Thursday, June 15, 2006

Eye on Eisenman

Nicole Eisenman is a painter's painter, with many enthusiastic fans in NYC. Her new murals at Leo Koenig, Inc. examine the tumultous creative process, a life in art, and a dialogue with feminism. A series of intimately-scaled portraits add more autobiography to the show. The murals are entitled Progress: Real and Imagined, which expresses uncertainty about forward movement.

Eisenman depicts "Real" progress in the left panel, where an androgynous artist scribbles with a plume into a large sketchbook. The artist is hunched over, face nearly pressed to the page, with "his" legs sprawled. He is surrounded by painting accoutrements - Bustelo cans, Turpenoid, and jars of mediums - and a "real" palette sits in the foreground, with thick, crusty gobs of paint on the canvas' surface.

Between the painter's Converse sneakers, we find a shattered lightbulb: a busted idea. Loose pages drift around. Are they unfinished drawings, memorabilia, or passing influences? Between the broken bulb and loose pages, we sense the transience of ideas, that they can be adopted or discarded quickly.

Either way, the artist here is in distress, drawing his way out of a sinking ship. In the distance, an Icarus figure grasps a life preserver and in the foreground, a man tries to pull his mate back on board. If the crew of the Medusa could have been saved by an earnest painter, this hero(ine) would be the one. Despite the near-disaster, the artist continues to work, displaying commitment and perseverance. The painting says, "Hard work is a virtue" or "Where there's a will, there's a way." Or maybe it describes the ways that painting can consume the artist, making him oblivious to the surrounding world, placing him into the realm of his imagination.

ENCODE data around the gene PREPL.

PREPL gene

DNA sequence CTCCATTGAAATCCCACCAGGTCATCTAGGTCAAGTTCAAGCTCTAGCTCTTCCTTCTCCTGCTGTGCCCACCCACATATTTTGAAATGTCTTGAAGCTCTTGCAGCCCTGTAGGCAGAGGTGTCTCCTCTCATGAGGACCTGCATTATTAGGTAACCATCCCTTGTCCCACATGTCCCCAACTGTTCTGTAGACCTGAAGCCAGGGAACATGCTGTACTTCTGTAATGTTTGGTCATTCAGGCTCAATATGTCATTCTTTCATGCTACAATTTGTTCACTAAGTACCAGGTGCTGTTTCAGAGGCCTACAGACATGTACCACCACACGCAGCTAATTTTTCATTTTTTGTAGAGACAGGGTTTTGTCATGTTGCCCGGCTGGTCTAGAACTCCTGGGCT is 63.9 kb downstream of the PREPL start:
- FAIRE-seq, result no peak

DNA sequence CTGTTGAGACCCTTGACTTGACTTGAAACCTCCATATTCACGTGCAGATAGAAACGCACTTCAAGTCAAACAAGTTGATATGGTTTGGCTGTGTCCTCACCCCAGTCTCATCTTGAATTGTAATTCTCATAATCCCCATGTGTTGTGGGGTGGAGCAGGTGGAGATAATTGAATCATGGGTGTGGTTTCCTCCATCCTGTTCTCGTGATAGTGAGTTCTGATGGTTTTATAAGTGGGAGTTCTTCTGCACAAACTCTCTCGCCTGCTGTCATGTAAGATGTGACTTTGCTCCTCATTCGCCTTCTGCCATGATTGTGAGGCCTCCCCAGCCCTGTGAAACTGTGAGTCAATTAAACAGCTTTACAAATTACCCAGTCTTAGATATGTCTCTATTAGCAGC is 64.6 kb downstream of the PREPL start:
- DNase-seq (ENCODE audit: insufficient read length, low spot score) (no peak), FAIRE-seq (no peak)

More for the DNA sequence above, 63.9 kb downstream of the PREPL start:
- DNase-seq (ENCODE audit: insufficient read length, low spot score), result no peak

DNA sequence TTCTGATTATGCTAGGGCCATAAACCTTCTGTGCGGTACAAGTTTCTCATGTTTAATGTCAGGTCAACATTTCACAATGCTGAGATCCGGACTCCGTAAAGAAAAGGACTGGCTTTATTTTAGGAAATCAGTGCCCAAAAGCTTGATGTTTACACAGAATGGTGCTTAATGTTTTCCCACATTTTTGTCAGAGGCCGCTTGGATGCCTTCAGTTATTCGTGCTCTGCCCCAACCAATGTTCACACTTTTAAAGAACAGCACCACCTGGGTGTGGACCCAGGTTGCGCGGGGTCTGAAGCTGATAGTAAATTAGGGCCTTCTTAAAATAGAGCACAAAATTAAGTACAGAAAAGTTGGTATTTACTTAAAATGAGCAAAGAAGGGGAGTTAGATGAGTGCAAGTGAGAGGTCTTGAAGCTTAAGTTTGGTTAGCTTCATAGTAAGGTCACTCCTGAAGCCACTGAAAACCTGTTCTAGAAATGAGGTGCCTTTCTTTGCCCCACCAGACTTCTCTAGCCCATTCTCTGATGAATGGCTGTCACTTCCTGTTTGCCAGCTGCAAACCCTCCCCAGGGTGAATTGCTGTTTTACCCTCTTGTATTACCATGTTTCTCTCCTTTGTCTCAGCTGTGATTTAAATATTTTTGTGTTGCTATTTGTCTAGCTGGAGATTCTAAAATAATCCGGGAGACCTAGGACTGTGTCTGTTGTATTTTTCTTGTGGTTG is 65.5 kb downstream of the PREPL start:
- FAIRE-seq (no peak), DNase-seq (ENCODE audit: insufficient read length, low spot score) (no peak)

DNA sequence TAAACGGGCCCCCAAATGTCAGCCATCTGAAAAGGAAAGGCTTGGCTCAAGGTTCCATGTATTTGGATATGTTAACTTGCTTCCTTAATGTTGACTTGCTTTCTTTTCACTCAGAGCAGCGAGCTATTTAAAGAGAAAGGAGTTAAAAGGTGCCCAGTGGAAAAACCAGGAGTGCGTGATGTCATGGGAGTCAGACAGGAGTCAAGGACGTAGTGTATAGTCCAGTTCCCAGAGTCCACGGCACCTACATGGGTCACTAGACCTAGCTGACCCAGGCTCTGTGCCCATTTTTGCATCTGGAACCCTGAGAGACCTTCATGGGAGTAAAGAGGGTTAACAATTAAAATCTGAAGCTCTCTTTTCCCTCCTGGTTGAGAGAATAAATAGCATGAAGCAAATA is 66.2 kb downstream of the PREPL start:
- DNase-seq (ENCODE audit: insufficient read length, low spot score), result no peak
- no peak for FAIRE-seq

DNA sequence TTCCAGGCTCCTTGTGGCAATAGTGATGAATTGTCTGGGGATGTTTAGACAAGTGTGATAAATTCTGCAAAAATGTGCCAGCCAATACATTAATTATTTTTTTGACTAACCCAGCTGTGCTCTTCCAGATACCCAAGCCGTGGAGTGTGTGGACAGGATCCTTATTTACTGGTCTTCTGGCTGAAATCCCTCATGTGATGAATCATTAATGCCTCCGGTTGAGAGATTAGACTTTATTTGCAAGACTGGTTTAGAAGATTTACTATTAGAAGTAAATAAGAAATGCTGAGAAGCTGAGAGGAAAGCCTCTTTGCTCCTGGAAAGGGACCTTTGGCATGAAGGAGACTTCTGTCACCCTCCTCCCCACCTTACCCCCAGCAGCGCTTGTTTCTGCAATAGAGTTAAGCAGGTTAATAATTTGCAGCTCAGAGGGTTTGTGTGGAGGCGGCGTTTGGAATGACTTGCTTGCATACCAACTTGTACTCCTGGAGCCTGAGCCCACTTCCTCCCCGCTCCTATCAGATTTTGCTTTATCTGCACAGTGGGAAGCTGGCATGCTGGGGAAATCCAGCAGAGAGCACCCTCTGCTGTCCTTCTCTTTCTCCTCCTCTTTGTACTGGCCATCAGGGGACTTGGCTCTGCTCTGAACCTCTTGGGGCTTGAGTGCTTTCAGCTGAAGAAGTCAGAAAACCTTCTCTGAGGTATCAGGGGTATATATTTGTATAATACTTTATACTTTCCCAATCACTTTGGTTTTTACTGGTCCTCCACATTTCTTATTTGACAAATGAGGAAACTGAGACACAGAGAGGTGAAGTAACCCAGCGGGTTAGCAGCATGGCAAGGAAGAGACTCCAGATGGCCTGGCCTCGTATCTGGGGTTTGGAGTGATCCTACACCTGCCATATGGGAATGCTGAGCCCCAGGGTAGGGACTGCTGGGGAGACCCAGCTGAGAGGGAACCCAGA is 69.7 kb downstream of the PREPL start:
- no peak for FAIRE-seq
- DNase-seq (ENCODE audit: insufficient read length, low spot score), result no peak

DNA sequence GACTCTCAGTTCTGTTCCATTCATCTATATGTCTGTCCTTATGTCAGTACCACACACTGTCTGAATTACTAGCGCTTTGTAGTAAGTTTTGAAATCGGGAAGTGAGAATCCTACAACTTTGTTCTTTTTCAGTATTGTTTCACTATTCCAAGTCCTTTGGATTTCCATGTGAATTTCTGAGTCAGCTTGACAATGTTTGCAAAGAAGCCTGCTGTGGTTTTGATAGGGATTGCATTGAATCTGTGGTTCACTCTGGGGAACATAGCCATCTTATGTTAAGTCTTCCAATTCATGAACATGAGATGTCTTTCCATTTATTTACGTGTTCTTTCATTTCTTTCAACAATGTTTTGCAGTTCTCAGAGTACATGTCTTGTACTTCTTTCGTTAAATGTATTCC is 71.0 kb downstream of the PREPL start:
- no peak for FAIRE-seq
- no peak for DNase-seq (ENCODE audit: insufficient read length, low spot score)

Progess "Imagined," according to the same painter's vision, unfolds in the other panel, a frozen landscape inhabited by Amazons developing an agricultural/economical system that appears to be based on artificial insemination. Gangs of women port around the testicles of a slaughtered, giant male whose head rests in the open. Some women carry rifles; others ride horses and supervise hunting dogs. Eisenman has used glacierscapes in the past, as in "Sloppy Joe Party" (2000), "The U.S.S. Williamsburg Crashing into the Shores of Fame" (2003), and the "Mining" paintings (2005). These pastoral scenes indicate a utopia, where people follow natural ideals and live off the land - Rousseau, Gauguin, etc. But Eisenman's utopia is frozen, and therefore, infertile. A tree grows in "Imagined," but it is barren. Thus, Eisenman's lesbian utopia is almost uninhabitable.

In "Imagined," we see more of Eisenman's personal iconography. In a cave, a figure resembling the Fantastic Four's "Thing" sadly reviews a letter. A similar figure appeared in "From Success to Obscurity" (2003). This self-critical melancholy is assuaged by humor. In the cave above, a vagina-headed figure pets a phallic-shaped cat. Above that is a cartoon drawing of a bulldyke with tits and three penises, saying "There's Some for Everybody." A Bergman reference pops up in a nearby game between a woman and death - they are playing "Sorry." Here, the "game" is maybe a pun on the game that women hunt - men. Death sits with his legs crossed and head resting in hands, a pose Eisenman has used in numerous previous paintings to indicate observation or dejection. Death may be losing this game.

"Progress: Real and Imagined" is a diptych, essentially. It features an ambiguously gendered, but apparently male, artist generating an imaginary land. In this land, men are compromised, reduced to currency - only useful for survival, merely necessary. They are like nutrients or shoes. However, the artist conceiving this world is apparently male. As a creator, he masters this universe and reigns supreme. Yet, he is still created; created by a female artist, who is making a painting about making a painting, and who is aware of her power as a painter.

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